Do You Work 120 Minutes (2 Hours) a Day for Your Car & 3.84 Minutes a Day for Your Bike?
Well, if you’re an average American, James D. Schwartz of The Urban Country reports that you do. Of course, this definitely matches up with the energy efficiency of a bike versus a car, and the environmental impact of a bike versus a car. The bottom line is, whether you are average or not, bikes are supremely cheaper than cars and if you’d like to save a whole shitload of money, probably the easiest way to do so is ditch the car (believe me, I did so almost 8 years ago now, and I can’t imagine turning back).
3.84 Minutes a Day
James has one post up on how he figured that the average American spends 3.84 minutes a day to pay for their bike,… using some really conservative figures to make sure he doesn’t make it look cheaper than it is. (Funny note: the photo of the girl on a bike in the photo of this post is a college friend, from the college I was at when I ditched the car, so I’ve decided to reuse it in my post here — above.)
Another key point from that article is this: “Now if we could only convince more people to take some bold measures and change how they view transportation so they would come to realization that 49% of all trips in the United States could easily be done by bicycle – since 49% of all trips are shorter than 3.1 miles (5km).”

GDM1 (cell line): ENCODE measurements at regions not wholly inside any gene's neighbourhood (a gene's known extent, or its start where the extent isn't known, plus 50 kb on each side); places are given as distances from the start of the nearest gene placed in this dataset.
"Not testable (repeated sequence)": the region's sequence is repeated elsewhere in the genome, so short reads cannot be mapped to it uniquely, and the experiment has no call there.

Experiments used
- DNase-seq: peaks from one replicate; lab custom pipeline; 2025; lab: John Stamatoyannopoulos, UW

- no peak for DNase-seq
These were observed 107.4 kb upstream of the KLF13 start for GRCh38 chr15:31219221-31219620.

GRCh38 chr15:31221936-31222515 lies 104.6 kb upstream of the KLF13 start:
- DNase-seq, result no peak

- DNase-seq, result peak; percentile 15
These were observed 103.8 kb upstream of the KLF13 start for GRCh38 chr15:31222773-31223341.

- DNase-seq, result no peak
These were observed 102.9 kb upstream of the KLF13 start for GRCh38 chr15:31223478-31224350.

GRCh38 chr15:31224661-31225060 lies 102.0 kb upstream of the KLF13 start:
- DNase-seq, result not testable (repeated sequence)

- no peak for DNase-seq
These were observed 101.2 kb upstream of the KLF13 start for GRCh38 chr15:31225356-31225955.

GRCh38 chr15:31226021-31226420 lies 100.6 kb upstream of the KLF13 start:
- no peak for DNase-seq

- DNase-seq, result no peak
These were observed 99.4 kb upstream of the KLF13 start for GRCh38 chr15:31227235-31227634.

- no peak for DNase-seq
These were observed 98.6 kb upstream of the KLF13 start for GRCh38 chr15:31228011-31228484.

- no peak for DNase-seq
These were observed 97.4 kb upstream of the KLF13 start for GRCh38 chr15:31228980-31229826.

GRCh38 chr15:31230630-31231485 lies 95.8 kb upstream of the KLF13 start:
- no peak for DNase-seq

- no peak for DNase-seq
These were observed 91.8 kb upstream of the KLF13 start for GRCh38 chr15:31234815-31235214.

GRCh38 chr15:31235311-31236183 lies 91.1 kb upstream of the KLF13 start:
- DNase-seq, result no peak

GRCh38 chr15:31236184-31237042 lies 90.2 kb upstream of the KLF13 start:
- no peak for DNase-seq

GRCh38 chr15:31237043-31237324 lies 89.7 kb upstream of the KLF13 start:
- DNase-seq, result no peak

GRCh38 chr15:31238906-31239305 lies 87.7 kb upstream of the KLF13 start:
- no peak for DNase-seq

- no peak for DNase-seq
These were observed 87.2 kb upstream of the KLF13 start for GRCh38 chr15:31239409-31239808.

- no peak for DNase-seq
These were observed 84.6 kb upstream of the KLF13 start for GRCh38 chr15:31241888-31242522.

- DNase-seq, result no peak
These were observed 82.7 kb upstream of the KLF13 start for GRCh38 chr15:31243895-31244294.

Of course, there are many assumptions that go into this calculation, and everyone is different. Two radio hosts found they worked about 3.5 minutes a day to pay for their bikes — pretty similar to the above. Have you calculated how much you work for yours? (I actually walk nearly everywhere now, so I don’t really have anything to calculate.)
2 Hours a Day
The two hours a day story and calculations was the first of the two, and it’s what got Schwartz on the radio show mentioned above. Here’s the nice intro on that piece:
“Imagine you could work 500 hours less every year. That works out to be an extra 12.5 weeks of vacation. Alternatively, imagine you got paid for an extra 500 hours of work each year, without having to work those extra 500 hours. That would work out to be an extra $11,000 every year for an average American making $22 per hour.”
Can you imagine that?
“500 hours a year – or 2 hours each day – is roughly the equivalent to what the average American worker will work in order to pay for their cars (the average is between 1.46 hour/day and 2.90 hours/day depending on which data is used).”
For more, the full piece is linked above.
As I said, this all fits my experience quite well, and it’s been tremendous to drop the heavy costs and responsibility of owning a car — I’d encourage you to try it out!
I actually ran across these posts by Schwartz last year, but thanks to Christopher Mims of Grist for bringing my attention back to them and inspiring me to write up a piece (or, another piece, as I might have mentioned this info in a previous article).
Photo of Heather Normandale by Adam Thompson / RateMyVelo.com
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